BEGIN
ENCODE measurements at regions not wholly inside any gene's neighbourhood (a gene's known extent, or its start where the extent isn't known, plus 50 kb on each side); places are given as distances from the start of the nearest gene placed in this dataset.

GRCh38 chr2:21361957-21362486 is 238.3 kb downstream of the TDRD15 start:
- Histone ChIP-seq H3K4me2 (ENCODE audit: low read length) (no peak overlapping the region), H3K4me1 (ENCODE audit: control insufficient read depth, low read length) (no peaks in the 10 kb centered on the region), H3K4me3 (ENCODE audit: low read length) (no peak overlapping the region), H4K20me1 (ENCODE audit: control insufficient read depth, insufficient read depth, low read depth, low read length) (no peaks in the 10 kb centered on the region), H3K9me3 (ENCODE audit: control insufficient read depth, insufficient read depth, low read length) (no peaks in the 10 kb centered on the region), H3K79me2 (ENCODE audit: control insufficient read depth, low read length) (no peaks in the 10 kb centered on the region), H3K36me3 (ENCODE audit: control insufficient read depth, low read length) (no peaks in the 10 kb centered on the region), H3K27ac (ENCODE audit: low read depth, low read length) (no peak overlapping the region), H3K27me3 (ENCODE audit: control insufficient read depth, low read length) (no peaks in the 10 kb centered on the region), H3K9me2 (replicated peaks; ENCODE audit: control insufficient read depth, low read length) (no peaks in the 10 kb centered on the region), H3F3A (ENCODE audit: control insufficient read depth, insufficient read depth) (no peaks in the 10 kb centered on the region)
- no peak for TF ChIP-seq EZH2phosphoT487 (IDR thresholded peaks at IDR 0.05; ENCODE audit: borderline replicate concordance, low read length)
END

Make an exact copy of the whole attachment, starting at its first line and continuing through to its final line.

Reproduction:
ENCODE measurements at regions not wholly inside any gene's neighbourhood (a gene's known extent, or its start where the extent isn't known, plus 50 kb on each side); places are given as distances from the start of the nearest gene placed in this dataset.

GRCh38 chr2:21361957-21362486 is 238.3 kb downstream of the TDRD15 start:
- Histone ChIP-seq H3K4me2 (ENCODE audit: low read length) (no peak overlapping the region), H3K4me1 (ENCODE audit: control insufficient read depth, low read length) (no peaks in the 10 kb centered on the region), H3K4me3 (ENCODE audit: low read length) (no peak overlapping the region), H4K20me1 (ENCODE audit: control insufficient read depth, insufficient read depth, low read depth, low read length) (no peaks in the 10 kb centered on the region), H3K9me3 (ENCODE audit: control insufficient read depth, insufficient read depth, low read length) (no peaks in the 10 kb centered on the region), H3K79me2 (ENCODE audit: control insufficient read depth, low read length) (no peaks in the 10 kb centered on the region), H3K36me3 (ENCODE audit: control insufficient read depth, low read length) (no peaks in the 10 kb centered on the region), H3K27ac (ENCODE audit: low read depth, low read length) (no peak overlapping the region), H3K27me3 (ENCODE audit: control insufficient read depth, low read length) (no peaks in the 10 kb centered on the region), H3K9me2 (replicated peaks; ENCODE audit: control insufficient read depth, low read length) (no peaks in the 10 kb centered on the region), H3F3A (ENCODE audit: control insufficient read depth, insufficient read depth) (no peaks in the 10 kb centered on the region)
- no peak for TF ChIP-seq EZH2phosphoT487 (IDR thresholded peaks at IDR 0.05; ENCODE audit: borderline replicate concordance, low read length)